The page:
Cannot rotate in alternate picking

Hey guys (hopefully I attached video below correctly)

I’m 12 years into playing guitar but have definitely reached a plateau due to being especially reliant on forearm/elbow and not having much wrist/rotation mechanics at my disposal. I am trying to get my wrist rotation speed past the 120/130 level but it disappears automatically once I pass that speed. I recently watched Troy’s video about practicing a technique at 150+ bpm so that you know if it’s sustainable, so here’s a brief summary of what the transition looks like when I bring it up to the high speeds. The downward slant is maintained at slow speeds but becomes quite flat once I speed up.

Does it look good to everybody slow?

Anything I might be missing here?

Let me know if the video is sufficient and if there’s any feedback and more things I can try. Thanks everybody!

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Definitely, testing away from the guitar is a great starting point for knowing your physical limits. However…

I wouldn’t recommend trying to do a deviation (side to side) motion on a table. It’s tricky to do this in a way that is comfortable. And if you get it wrong, it’s easy to think that wrist motion is uncomfortable or that you’re not good at it.

Instead, I recommend starting with wrist motions that utilize a turned arm, which creates a wrist motion that is more similar to everyday motions that most of us are already good at. I think the EVH-style motion test, which uses a pen scribbling form, is the easiest wrist motion test to perform, so this is the one we start with in the Primer:

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Hi, and thanks for posting!

When you’re working on picking motions, you shouldn’t be concerned with the “slant” of the pick because you’ll get confused about what type of motion you are trying to create. Your clip is a great example of this. At the beginning you’re using a forearm-wrist technique, like Doug Aldrich. At the end when you speed up, you are using an elbow technique, more similar to Rusty Cooley or Vinnie Moore. The “slant” is not what is changing — it’s the joint motion itself.

Both types of joint motion are effective, and are used by great players. One is not better than the other. So we usually recommend choosing whichever one is the fastest and smoothest, because that gets you closer to your goal in the least amount of time. In your case, the elbow motion is the one you switch to when you go faster. From what I can see, it looks pretty good, unless you tell me it feels like you have a lower speed limit than you would like, or has tension.

Keep in mind also that Elbow motion usually creates what we call “DSX motion”, which is a type of picking motion where downstrokes go up in the air:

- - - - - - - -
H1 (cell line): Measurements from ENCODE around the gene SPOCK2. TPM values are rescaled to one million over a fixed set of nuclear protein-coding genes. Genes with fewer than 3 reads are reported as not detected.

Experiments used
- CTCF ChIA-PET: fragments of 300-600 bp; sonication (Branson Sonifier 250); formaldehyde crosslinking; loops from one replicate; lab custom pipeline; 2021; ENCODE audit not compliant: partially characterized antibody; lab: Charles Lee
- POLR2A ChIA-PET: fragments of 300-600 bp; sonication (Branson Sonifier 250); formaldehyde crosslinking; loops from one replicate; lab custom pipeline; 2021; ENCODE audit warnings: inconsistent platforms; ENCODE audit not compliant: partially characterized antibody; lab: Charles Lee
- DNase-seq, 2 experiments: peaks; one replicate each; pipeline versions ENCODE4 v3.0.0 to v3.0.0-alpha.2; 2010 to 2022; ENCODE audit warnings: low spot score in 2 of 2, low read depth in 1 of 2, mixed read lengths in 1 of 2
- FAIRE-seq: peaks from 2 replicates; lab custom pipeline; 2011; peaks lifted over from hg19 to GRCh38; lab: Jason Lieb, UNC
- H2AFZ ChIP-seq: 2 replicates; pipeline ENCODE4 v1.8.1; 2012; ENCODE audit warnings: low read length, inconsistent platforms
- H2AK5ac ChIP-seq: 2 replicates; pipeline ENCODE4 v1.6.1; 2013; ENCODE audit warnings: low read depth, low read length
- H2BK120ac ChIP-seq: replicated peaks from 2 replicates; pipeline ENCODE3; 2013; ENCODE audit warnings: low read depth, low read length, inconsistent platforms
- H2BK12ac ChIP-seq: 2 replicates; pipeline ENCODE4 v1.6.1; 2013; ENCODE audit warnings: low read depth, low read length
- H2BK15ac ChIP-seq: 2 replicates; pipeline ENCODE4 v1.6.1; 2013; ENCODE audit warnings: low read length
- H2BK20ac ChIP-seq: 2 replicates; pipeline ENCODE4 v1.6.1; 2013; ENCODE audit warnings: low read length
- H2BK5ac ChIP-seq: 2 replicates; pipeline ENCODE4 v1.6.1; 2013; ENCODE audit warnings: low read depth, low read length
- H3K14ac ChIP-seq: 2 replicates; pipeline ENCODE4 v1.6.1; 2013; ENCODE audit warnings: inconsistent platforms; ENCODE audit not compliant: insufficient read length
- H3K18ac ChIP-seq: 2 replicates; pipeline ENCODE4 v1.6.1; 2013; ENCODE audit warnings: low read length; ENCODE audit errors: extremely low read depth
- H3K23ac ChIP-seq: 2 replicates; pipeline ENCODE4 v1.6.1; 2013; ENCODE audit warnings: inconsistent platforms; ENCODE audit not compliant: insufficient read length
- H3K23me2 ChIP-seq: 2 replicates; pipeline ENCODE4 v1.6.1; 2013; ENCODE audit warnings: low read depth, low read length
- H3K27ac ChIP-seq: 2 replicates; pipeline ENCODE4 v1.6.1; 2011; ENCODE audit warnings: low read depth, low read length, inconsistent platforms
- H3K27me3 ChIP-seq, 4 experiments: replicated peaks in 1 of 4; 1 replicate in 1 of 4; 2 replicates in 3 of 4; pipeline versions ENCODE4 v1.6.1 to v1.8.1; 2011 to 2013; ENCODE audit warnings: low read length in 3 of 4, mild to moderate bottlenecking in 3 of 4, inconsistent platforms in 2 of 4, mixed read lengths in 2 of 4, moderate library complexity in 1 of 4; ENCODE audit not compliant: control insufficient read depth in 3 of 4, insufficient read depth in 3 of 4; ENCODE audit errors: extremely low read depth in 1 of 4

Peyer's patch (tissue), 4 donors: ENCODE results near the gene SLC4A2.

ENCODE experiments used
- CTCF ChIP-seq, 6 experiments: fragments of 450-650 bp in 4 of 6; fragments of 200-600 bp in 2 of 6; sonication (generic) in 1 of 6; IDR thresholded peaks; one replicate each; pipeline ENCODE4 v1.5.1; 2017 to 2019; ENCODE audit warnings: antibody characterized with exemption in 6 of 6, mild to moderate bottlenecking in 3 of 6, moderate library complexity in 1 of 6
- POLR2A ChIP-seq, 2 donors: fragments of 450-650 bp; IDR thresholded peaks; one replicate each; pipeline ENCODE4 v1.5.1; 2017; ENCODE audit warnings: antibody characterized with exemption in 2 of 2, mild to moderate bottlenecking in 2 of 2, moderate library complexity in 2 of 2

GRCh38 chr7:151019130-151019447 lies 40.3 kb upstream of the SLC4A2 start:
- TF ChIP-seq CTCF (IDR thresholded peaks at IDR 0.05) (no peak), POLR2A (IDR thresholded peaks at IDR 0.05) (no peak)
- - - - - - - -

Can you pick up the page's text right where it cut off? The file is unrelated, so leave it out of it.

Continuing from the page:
If your motion is DSX, this means you have to play phrases where the last pickstroke on every string is a downstroke. This is the opposite of the phrase you are playing in your clip. The motion you are using at the beginning of the clip, the Aldrich style motion, is USX. So your phrase is correct for that. But it may not be correct when you speed up, because again, you are chaning the motion to a joint that usually creates DSX motion.

Again, this not bad or good. It’s just the way elbow technique works. There is one variation of elbow technique which is still USX, and it is silmilar to what Zakk Wylde sometimes uses. However it is less common. In order to determine which version you are using, you would have to point the camera down the strings and film in slow motion. Here are some instructions for doing that if you want to get a better look:

Looks good so far and thanks for stopping by!

Thanks so much for the fast reply Troy!

That is all great info, I will keep all of that in mind. I’ve been told by just about every teacher I’ve had in the last few years that I have a lot of tension and they recommend I change my pick grip to the Pad to Side, instead of the Pad to Pad that I used for my entire guitar career. I attach in the second video what my pad to pad looks like, as well as the alternate angle you asked for for the pad to side grip.

It’s funny you see a DSX motion because I have always been used to leading with upstrokes, until the past year I’ve worked a lot on downstrokes, but I would say I’m still somewhat more up-dominant and as more effective at the pad to pad grip. My goal is of course to eliminate tension and continue to progress in speed/accuracy, etc. but everybody recognizes you as the authority on the subject, I should have come here sooner! Let me know what you think looks good and bad and I’ll continue to adjust accordingly.

PS would love to get the Magnet / primer bundle from the kickstarter, I really think a magnet would help my technique a lot but I wasn’t able to click on the option, did I miss the boat on that?